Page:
Here I really need to thank my parents and my husband. My folks saw me at I think 10 different places along the course and most of them in the 2nd 1/2 of the race when I needed them most. And Adam, after finishing his 1/2, joined them in the spectating. He ran a 1/2 and then immediately spectated for 2 more hours! That's impressive. (See Adam near mile 8 to the right.) We planned on them being at 4 places along the course, which already was great, but having them pop up all over the place really broke up the race and was a huge factor in my finish time. Thank you, thank you, thank you to my folks and Adam and all the other spectators out there. There were lots of entertaining moments during spectating. At one point my mom was running along the course with my sign and I told her she was getting in her run for the day and asked her if she wanted my number. I love the picture to the right because, while blurry, it shows my mom's reaction to my proposal- should I take that raucous laughter to mean, "yes, I'd love to finish your race for you"?
Here's a video I didn't know Adam was taking in which you can hear the absurd wind, hear my mom's cowbells and see my dad run over with my sign. They did this all day long, running in front of me, next to me, and behind me, with signs. Hilarious!
Mile 19: 9:29
Mile 20: 9:58
Mile 21: 8:50
Mile 22: 9:37
At this point I knew I had it. I even told Adam that I was set to PR if I could just stay calm and NOT WALK. The slowest I tend to run these days, even while relaxed, is ~10 min/mile and even if went slower I knew I had time in the bank and would be able to average faster than 9:57 min/miles. If I kept my head in the game. So I vacillated b/t concentrating, and zoning out. When "Livin' on a Prayer" came on and Bon Jovi said "whoa-oo, we're half-way there", I thought "heck, no, I'm way more than halfway, jon bon". When I wanted to stop more than anything, I'd look around, make sure I was alone and say "ok, val, you can do this". I smiled for the cameras. I listened to my really excellent playlist. I'll post it later. It really was perfect for the marathon distance.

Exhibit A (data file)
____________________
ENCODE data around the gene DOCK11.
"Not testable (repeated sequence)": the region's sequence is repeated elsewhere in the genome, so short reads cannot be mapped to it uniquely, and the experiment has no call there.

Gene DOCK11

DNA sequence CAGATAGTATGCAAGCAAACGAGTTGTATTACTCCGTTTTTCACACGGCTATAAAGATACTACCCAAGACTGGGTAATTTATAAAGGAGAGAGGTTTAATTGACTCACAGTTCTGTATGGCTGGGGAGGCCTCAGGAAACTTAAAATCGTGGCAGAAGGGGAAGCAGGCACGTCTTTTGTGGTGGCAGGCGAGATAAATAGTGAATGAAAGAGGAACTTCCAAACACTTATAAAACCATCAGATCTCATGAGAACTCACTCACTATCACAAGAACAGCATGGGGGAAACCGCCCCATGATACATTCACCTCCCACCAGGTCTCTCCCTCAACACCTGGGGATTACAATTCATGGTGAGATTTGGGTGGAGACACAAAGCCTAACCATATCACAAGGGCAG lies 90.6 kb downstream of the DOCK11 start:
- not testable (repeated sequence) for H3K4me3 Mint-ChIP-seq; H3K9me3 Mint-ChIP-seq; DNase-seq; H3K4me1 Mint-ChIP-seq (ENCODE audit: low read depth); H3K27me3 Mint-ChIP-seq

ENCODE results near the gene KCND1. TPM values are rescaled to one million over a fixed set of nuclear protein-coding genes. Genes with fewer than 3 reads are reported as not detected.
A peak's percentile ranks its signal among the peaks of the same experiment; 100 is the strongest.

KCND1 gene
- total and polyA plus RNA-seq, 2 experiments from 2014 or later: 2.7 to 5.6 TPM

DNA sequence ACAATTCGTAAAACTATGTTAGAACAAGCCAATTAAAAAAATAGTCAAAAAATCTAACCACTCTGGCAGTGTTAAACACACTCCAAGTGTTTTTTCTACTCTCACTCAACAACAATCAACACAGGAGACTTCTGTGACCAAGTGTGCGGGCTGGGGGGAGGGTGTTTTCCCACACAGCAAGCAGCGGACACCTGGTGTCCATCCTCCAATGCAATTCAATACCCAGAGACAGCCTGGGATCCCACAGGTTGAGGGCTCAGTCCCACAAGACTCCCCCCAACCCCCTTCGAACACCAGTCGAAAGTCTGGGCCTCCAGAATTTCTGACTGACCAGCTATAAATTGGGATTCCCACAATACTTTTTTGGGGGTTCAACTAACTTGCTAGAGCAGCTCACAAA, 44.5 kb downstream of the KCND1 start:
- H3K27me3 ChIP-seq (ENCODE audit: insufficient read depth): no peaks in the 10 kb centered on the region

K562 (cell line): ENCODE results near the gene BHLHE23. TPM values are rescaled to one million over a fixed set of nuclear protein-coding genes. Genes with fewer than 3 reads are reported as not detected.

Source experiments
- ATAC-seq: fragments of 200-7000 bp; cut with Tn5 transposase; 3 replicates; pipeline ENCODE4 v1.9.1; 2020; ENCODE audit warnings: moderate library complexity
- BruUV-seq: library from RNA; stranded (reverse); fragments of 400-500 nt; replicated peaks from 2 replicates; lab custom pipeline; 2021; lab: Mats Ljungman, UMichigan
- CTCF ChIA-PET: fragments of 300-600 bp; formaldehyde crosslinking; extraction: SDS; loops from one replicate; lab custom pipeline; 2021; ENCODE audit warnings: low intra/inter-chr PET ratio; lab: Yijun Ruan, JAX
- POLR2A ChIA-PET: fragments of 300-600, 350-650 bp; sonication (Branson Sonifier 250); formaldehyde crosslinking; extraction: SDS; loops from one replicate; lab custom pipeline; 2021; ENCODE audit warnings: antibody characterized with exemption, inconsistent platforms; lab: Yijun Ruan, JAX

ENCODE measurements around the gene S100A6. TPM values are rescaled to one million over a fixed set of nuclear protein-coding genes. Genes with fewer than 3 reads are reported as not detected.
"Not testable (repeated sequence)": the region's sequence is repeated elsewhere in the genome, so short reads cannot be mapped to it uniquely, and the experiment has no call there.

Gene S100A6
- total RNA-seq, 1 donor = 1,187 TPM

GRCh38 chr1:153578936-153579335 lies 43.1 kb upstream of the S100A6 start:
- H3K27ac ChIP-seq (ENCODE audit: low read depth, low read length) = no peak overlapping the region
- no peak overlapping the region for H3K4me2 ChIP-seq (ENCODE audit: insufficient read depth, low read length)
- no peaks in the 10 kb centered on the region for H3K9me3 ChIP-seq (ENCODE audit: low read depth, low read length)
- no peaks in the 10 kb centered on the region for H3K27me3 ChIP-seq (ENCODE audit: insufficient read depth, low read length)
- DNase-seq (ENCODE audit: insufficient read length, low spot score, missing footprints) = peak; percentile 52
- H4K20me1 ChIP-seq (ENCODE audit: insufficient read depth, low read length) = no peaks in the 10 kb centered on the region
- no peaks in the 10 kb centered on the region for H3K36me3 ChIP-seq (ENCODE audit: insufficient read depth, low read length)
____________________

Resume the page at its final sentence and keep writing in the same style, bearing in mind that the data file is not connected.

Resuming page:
Mile 23: 9:38
Mile 24: 9:30
Mile 25: 9:19
The last mile- I'm not exaggerating- was uphill on a bridge, directly into the wind. EVERYONE was walking. I cruised on the preceding downhill, looked at the uphill, (checked to make sure I was alone), and hollered "hill, you're my bitch" and clamored up that thing as if I hadn't already ran 25 miles, as if there was no hill and no wind. I'm proud of my:
Mile 26: 9:22
Adam got the final stretch on video. The lady who says "Go, Val" is a total stranger- she must have just heard Adam yelling my name and jumped on the bandwagon. Love spectators!
Mile 0.48 (clearly I'm terrible at tangents or the course was long): 4:07 (9:38 pace)
Rockford is a good- but hard- course. The last 1/3 is in forest preserve on a bike path. (Besides my parents) spectators are few and far b/t but they are enthusiastic! While 20 mph winds aren't optimal, mid-May in Rockford is almost always below 70 degrees- perfect running weather. Definitely a good choice for a Spring marathon in the Midwest!
Now to relax and relish in my success. Good day:)